donation
To request Mental Health
Services or to access Mental
Health Crisis Services Call:
1-800-375-4357

Wellness and Personal Development
Resources
Basic InformationLatest News
Money Can Buy Americans Longer Life: StudySleepless Nights Can Quickly Mess Up Your EmotionsSoaring Temperatures Bring Heat Stroke DangersShining a Light on SunscreensAnother Fireworks Hazard: Loss of HearingFireworks Deaths Spiked in Pandemic; Stay Safe This 4thAHA News: Embraceable, Healthy News: Hugging Is BackSurvey Finds Many Adults Don't Want Kids -- and They're HappyWhy Music at Bedtime Might Not Be a Great Idea'Plant-Based' or Low-Fat Diet: Which Is Better for Your Heart?Not Ready for Post-Pandemic Mingling? Expert Offers Tips to Ease AnxietyFewer Than 1 in 10 American Adults Get Enough Dietary FiberSummer Water Fun Can Bring Drowning Risks: Stay SafeAHA News: As the Mercury Rises, Follow These 5 Summer Survival TipsSleep Deprived? Coffee Can Only Help So MuchAmericans on the Move as Post-Pandemic Life BeginsSummer Safety Tips for the Great OutdoorsMany Americans Confused About Sunscreens: PollCity Parks: Safe Havens That Don't Raise COVID Infection RisksCan Some Movies Change Your Life? Maybe, Study FindsAlcohol Is No Friend to Social DistancingFeeling Down? Support Via Social Media May Not Be Enough'BPA-Free' Bottles Might Need a Run Through Your Dishwasher FirstAHA News: 5 Critical Steps to Help Prevent a StrokeWhat's the Right Amount of Sleep for a Healthy Heart?AHA News: Take Stock of Your Health With This Post-Lockdown ChecklistYou & Your Friends Are Vaccinated. So Why Is Socializing Again Scary?Even Before COVID, Many More People Died Early in U.S. Versus EuropeYour Zip Code Could Help or Harm Your BrainAHA News: 5 Things to Know This Earth Day About How the Environment Affects HealthPhysically Active at Work? It's Not as Healthy as Leisure ExerciseRe-focusing on Getting Fit? Heart Experts Offer These TipsNearly Half of U.S. Veterans Cited 'Personal Growth' During Pandemic: SurveyAHA News: The Secret to Good Health Is No Secret. So Why Is It So Hard to Achieve?'Couch Potato' Lifestyles Cause Up to 8% of Global Deaths: StudyHave to Travel During Spring Break? Here's How to Stay SafeGen X, Millennials in Worse Health Than Prior Generations at Same Age'Game of Thrones' Study Reveals the Power of Fiction on the MindTry 'Microbreaks' for a Real Workday BoostCan Fitbits, Apple Watch Be a Dieter's Best Friend?Spring Cleaning Can Sweep Away Allergens From Your HomeUnhealthy in Your 20s? Your Mind May Pay the Price Decades LaterAHA News: How to Get Better Sleep Amid the Pandemic – And Why You ShouldDoubly Good: Healthy Living Cuts Your Odds for the 2 Leading KillersDrink Up! Humans Are the 'Water-Saving Apes''Spring Forward' This Weekend By Checking Your Home Smoke AlarmsClocks 'Spring Forward' on Sunday: Be PreparedWhich Americans Live Longest? Education Matters More Now Than RaceThe Skinny on Wrinkle-Free SkinSnow Shoveling, Slips on Ice Bring Cold Weather Dangers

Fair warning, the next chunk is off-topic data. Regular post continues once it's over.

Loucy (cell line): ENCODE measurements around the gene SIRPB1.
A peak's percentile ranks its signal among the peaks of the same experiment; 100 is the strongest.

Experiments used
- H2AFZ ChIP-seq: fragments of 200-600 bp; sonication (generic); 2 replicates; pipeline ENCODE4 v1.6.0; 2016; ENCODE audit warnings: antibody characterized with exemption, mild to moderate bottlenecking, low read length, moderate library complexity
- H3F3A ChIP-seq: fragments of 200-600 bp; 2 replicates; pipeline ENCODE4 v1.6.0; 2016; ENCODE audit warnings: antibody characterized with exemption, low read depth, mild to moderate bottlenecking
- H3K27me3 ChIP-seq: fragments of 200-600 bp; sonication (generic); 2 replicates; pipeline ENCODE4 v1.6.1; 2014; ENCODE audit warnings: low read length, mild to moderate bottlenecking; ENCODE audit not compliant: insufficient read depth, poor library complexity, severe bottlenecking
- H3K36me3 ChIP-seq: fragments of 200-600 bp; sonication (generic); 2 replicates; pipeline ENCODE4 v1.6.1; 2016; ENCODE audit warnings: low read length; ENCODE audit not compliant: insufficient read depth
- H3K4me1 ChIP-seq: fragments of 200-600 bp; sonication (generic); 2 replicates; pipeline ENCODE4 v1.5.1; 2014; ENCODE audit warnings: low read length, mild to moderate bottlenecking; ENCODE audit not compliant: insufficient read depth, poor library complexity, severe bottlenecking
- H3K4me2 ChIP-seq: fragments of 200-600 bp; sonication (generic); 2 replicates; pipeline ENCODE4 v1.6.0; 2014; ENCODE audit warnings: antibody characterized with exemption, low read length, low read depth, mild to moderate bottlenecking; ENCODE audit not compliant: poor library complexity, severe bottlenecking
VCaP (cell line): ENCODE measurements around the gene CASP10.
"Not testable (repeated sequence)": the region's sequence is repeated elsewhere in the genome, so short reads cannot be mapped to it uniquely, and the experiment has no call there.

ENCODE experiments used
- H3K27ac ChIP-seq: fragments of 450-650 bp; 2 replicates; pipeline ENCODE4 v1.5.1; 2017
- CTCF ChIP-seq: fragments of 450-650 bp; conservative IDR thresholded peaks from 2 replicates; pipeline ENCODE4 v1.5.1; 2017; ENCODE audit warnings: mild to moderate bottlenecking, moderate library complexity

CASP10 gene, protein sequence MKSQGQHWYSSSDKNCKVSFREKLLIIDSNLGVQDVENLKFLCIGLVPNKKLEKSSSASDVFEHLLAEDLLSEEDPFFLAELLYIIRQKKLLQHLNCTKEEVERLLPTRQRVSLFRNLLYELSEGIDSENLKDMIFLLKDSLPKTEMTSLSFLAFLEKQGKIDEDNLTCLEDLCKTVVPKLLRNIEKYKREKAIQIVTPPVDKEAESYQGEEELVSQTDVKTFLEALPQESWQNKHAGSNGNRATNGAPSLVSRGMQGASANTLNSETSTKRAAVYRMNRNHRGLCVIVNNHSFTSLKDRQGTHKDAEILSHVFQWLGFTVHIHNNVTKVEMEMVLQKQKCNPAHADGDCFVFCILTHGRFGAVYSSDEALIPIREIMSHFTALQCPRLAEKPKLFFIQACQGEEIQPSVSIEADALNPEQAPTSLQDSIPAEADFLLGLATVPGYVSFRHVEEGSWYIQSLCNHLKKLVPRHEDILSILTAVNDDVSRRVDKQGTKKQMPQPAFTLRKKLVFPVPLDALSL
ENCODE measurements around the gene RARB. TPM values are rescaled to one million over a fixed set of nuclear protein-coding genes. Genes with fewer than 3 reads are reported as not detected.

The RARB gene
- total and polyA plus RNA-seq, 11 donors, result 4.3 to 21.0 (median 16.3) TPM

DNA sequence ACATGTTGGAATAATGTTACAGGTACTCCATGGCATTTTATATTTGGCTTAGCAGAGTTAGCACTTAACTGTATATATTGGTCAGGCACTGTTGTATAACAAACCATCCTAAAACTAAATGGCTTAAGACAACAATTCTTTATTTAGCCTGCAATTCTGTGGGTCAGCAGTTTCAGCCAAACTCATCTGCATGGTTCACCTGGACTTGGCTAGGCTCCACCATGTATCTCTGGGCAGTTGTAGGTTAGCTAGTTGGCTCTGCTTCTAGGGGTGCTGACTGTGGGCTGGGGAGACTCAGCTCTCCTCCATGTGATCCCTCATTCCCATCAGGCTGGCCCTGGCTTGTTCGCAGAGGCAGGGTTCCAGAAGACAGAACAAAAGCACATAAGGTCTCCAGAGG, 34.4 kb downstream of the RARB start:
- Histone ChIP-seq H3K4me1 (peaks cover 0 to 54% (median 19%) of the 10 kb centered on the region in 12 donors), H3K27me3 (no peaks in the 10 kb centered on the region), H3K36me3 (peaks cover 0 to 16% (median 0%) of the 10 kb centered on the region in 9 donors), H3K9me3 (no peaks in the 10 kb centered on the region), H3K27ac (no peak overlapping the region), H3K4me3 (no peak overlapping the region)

LinksBook Reviews
Related Topics

Smoking
Anger Management
Stress Reduction and Management
Weight Loss

Summer Water Fun Can Bring Drowning Risks: Stay Safe


HealthDay News
Updated: Jun 5th 2021

new article illustration

SATURDAY, June 5, 2021 (HealthDay News) -- As you seek to cool down in a pool or at the beach this summer, always keep water safety for yourself and others in mind, an expert urges.

"With children, I always recommend starting swim lessons at an early age and having parents put on floaties or life vests on their children when near any water. Parents should also never let their kids swim alone without supervision and ensure they're following safety measures just like they would in other situations," said Dr. Samuel Prater. He is medical director of emergency services at Memorial Hermann-Texas Medical Center.

"If you have a pool at home, or a boat, it's also extremely important that you're not only following state water safety regulations and guidelines, but also doing everything you can to prevent any avoidable injuries," Prater said in a health system news release.

Some suggestions:

  • Never swim or operate a boat after drinking alcohol or using certain prescription medications.
  • When operating a boat, always wear a life jacket, have a passenger serve as an additional lookout to spot any potential dangers in the water, and always move at a safe speed.
  • Even if you consider yourself a strong swimmer, always swim with someone else nearby in case you run into trouble.
  • Follow pool rules, such as not diving in shallow water or running on the pool deck.
  • If you have a pool at home and small children, there should be fencing around the perimeter of the pool to prevent any accidental falls into the water.
  • Check to find out if there are dangerous bacteria levels in lakes, ponds and rivers before going into those bodies of water.
  • Watch out for glass and trash at the pool, beach or lake, to avoid cuts and other injuries.

It's also important to know the signs of drowning and what to do when it happens, including CPR. The American Red Cross has several guidelines on what to do if someone is in trouble, Prater said.

More information

The American Red Cross has more on water safety.

SOURCE: Memorial Hermann Health System, news release, May 26, 2021